Ghost in the Shell
Ghost in the Shell
2017. Directed by Rupert Sanders.
By Brian Wallinger
A remake of the iconic Japanese anime, Ghost in the Shell is an example of every reason why American studios should not continue to produce watered down versions that do nothing more then add insult to the source material.
The film is a complete uninspiring mess, despite a highly stylish visual presentation of a futuristic pan Asian metropolis and an overall solid display of gun fights. Scarlett Johansson gives an underwhelming performance as a synthetic android operating for a top secret government group that is involved in a devious experiment that is targeted by an unknown terrorist.
The script is lifeless, filled with forgettable characters, with Takeshi Kitano being the exception. However, even his formidable presence is tarnished during every exchange with Johansson as she converses in English and Kitano speaks Japanese, a lazy, and perhaps telling stylistic choice . Still, there are some moments of fast paced action, however they never seem to last and the film itself ultimately proves that its only reason to exist is solely to generate revenue, as it continually refuses to add anything new to the story or even adequately serve as an homage to its predecessor.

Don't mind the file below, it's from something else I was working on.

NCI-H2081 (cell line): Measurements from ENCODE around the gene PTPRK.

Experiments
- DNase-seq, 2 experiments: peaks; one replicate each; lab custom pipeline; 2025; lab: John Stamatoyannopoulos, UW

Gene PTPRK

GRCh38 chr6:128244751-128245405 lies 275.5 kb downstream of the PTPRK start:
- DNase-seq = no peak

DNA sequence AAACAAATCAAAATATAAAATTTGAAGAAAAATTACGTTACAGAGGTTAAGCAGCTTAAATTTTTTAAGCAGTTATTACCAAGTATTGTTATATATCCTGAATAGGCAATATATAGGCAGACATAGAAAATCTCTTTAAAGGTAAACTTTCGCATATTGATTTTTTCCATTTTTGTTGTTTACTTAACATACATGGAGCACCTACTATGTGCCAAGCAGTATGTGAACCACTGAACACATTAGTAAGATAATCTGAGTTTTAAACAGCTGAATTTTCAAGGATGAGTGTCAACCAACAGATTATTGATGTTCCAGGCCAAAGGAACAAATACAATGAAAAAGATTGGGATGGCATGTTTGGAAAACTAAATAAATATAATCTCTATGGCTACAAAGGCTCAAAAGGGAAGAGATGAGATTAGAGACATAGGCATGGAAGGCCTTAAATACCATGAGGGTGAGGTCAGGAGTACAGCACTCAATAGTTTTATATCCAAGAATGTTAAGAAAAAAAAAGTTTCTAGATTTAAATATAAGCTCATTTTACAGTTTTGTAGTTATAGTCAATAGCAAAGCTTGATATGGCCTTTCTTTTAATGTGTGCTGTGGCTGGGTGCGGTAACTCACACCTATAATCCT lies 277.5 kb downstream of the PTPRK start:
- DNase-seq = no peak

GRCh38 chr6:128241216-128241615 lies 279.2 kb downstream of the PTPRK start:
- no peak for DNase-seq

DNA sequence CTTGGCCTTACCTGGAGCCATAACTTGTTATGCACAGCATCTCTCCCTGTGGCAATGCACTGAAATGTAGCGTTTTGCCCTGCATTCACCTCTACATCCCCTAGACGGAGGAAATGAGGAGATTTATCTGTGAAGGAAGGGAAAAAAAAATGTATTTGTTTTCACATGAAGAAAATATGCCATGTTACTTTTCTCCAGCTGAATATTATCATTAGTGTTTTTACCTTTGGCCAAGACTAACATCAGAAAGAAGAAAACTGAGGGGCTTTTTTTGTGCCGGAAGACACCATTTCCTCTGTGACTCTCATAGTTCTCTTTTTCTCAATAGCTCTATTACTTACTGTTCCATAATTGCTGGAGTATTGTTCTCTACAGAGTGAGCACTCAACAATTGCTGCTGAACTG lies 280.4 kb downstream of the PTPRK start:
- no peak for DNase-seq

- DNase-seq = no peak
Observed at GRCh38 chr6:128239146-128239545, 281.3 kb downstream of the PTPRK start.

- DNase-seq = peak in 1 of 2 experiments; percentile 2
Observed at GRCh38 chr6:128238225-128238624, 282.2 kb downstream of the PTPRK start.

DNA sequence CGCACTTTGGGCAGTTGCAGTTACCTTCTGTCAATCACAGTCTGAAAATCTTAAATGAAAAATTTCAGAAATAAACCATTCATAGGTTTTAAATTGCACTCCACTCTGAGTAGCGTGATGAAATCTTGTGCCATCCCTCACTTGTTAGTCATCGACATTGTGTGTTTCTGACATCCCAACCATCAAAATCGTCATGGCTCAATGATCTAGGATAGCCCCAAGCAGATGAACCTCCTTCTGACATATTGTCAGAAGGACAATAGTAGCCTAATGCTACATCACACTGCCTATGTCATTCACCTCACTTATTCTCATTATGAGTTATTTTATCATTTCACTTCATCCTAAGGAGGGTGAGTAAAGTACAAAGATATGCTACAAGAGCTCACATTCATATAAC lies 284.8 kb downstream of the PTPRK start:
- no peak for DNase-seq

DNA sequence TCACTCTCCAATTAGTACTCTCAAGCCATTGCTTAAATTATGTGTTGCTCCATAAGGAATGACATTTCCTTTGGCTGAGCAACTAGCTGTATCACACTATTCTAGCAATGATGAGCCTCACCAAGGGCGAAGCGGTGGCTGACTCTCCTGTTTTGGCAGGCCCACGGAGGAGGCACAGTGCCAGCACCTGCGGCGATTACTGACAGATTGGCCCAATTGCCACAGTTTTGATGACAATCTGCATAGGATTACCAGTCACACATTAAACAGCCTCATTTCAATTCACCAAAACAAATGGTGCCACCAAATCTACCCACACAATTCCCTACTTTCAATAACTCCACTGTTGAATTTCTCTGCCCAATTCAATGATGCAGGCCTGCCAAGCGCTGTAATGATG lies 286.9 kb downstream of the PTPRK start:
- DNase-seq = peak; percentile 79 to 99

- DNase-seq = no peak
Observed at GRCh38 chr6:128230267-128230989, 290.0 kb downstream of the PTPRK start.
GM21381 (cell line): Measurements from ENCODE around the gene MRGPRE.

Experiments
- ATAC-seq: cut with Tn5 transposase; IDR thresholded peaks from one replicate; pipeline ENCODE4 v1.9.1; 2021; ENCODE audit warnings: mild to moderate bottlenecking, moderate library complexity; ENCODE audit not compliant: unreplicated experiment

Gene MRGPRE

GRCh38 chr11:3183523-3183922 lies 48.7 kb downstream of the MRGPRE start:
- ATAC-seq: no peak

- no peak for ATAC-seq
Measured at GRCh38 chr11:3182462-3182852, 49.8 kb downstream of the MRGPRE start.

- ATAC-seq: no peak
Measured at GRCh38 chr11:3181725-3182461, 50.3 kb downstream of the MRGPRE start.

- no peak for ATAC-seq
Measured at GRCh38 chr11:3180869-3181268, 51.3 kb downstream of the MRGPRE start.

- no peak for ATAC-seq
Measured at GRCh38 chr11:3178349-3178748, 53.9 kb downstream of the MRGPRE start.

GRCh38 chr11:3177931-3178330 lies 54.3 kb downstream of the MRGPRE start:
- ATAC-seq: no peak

If you view this film without ever having seen the original and you accept it for what it is, you may find some sort of mild enjoyment. However, if you are on the same side of the fence as myself and have seen the anime and are thinking about viewing this, I can confidently tell you to not waste your time. The overall production design is more memorable than the entire film as a whole, but visual appeal doesn't mean interesting or engaging.
In the end, Ghost In The Shell is a painful film whose potential diminishes before it has a chance to evolve into something truly great, thanks to an unimaginative script and a lifeless central performance. This is a film that manages to take a concept that is full of possibility and imagination and predictably produce yet another soulless replication, serving as proof that some things are better off left in the past as we remember them.